Cookies on this website

We use cookies to ensure that we give you the best experience on our website. If you click 'Accept all cookies' we'll assume that you are happy to receive all cookies and you won't see this message again. If you click 'Reject all non-essential cookies' only necessary cookies providing core functionality such as security, network management, and accessibility will be enabled. Click 'Find out more' for information on how to change your cookie settings.

Obesity is a major health problem that affects many people worldwide. Unfortunately, there are limited options available to treat obesity, including surgery and medications that suppress appetite, which can be expensive and irreversible. Lifestyle changes and dieting are less expensive but often ineffective because they can lead to a compensatory decrease in energy expenditure, making it difficult to lose weight in the long term. This is because when we reduce our food intake, our body's metabolism adapts to save energy, which can counteract weight loss during dieting.

To overcome this problem, Professor Ana Domingos and her team are trying to understand the biological mechanisms behind metabolic adaptation to fasting. One important aspect of this research is to investigate the role of thermogenesis, a process that dissipates energy in the form of heat, and how it is affected by rest and sympathetic neurons. Recent studies in humans and mice have shown that adrenergic beta 2 (adrb2) agonists can boost thermogenesis and energy expenditure, potentially making it easier to lose weight.

The goal of this newly funded research project is to better understand the molecular mechanisms behind metabolic adaptation to fasting and the role of adrb2 in thermogenesis and energy expenditure. The project has attracted £747, 000 and will partly be conducted in collaboration with DPAG’s Professor Vladyslav Vyazovskiy. The research will use mice to investigate whether adrb2 agonism can mitigate metabolic adaptation to fasting, and whether this effect is dependent on the function of adrb2 in sympathetic neurons that control thermogenic adipose tissue.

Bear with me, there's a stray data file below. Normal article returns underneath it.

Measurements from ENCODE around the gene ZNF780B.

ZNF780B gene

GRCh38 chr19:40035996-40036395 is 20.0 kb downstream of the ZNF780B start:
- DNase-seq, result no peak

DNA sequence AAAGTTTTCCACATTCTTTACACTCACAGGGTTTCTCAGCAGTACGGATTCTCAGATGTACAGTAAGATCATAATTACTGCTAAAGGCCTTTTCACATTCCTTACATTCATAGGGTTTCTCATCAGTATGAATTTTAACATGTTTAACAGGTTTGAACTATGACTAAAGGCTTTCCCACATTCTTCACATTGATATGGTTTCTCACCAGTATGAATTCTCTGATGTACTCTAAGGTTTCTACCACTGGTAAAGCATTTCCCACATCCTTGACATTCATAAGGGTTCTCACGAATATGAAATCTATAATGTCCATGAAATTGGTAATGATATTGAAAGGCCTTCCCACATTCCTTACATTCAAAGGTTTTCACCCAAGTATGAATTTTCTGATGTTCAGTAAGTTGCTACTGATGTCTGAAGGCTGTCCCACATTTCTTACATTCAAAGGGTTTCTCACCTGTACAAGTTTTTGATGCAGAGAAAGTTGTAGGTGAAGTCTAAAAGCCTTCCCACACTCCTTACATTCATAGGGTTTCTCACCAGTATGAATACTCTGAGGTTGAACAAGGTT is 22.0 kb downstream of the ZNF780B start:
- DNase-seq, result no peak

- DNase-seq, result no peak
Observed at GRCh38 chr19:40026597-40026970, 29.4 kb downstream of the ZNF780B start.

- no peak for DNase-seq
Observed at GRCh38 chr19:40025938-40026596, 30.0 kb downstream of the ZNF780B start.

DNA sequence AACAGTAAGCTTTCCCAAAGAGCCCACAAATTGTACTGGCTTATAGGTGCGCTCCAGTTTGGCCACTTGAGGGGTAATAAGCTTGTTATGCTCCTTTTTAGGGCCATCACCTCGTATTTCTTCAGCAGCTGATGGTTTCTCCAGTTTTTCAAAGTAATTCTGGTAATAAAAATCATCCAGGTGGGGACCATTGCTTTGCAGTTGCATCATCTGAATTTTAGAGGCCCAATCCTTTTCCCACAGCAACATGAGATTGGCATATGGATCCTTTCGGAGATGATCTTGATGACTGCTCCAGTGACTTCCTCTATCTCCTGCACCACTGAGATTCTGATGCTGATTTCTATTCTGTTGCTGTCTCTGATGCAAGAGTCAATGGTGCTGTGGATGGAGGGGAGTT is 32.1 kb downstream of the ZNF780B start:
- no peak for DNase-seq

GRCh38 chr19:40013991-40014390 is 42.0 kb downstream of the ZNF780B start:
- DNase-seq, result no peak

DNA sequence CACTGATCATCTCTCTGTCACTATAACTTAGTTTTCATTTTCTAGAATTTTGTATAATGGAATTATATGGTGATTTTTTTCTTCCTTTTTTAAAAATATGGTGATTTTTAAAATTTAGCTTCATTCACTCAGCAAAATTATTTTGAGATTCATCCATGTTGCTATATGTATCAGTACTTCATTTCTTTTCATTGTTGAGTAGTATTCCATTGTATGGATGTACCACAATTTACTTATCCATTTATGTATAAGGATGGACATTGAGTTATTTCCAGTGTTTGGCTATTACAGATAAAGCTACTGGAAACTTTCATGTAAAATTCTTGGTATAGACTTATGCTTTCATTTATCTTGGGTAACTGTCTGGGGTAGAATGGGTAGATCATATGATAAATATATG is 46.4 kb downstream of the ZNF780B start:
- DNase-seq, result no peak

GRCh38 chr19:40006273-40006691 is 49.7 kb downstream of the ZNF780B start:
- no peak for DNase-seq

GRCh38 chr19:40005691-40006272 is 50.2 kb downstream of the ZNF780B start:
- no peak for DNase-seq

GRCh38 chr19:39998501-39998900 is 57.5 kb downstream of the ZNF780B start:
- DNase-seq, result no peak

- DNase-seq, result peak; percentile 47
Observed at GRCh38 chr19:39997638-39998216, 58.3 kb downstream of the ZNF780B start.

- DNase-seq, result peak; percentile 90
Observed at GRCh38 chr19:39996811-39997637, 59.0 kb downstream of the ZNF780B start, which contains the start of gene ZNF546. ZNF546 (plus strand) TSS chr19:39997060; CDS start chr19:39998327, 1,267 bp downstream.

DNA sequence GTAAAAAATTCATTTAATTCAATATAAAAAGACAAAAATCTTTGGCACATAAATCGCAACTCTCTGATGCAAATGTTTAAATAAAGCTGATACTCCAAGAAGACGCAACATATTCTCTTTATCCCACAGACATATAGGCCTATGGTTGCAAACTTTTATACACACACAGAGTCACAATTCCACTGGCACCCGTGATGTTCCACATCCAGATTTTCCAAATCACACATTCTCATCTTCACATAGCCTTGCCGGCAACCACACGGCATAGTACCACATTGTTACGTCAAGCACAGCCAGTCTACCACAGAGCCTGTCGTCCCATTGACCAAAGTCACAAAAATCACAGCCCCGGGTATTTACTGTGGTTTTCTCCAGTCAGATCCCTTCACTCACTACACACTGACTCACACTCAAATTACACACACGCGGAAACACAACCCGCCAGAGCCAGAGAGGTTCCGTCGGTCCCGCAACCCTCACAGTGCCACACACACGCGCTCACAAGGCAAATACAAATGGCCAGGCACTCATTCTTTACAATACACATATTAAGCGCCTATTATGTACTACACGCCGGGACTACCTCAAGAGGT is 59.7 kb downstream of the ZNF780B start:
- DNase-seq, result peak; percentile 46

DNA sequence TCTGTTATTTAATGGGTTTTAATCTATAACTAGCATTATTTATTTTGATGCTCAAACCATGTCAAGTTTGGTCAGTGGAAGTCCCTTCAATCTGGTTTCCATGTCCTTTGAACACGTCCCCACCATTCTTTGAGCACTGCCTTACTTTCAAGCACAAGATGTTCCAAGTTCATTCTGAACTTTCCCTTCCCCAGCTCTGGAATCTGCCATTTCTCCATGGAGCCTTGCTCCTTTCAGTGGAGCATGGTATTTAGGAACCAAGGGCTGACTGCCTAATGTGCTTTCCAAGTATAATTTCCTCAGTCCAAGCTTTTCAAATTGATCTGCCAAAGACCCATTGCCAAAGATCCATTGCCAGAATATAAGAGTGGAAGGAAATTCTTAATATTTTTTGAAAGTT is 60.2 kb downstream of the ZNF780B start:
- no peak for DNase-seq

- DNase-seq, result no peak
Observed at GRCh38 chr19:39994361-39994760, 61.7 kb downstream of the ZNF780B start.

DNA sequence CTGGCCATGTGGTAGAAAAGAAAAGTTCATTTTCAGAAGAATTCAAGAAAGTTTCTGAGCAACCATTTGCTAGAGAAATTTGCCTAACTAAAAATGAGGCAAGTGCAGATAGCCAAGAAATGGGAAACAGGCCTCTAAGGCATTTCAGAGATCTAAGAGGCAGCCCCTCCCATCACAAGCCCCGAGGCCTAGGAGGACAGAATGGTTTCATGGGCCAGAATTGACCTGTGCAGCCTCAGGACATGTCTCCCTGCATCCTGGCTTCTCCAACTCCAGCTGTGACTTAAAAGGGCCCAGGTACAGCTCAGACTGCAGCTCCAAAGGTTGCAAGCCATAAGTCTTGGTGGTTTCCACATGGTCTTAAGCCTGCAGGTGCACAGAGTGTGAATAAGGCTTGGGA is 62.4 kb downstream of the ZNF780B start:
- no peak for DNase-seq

Ana comments, ‘We also aim to understand whether lack of rest, consequence of sleep deprivation, alters metabolic adaptation to fasting and whether this is connected to lower adrb2 signalling in sympathetic neurons and sympathetic neurodegeneration within thermogenic adipose tissue. We think that this is important to study because it is well known that humans and animals that are sleep deprived gain more weight.’

Overall, this research aims to provide insights into new approaches to treat obesity that are effective, safe, and affordable. By understanding the molecular mechanisms behind metabolic adaptation to fasting and the role of adrb2 in thermogenesis, other researchers may be able to develop new medications or therapies that can help people lose weight and maintain a healthy lifestyle.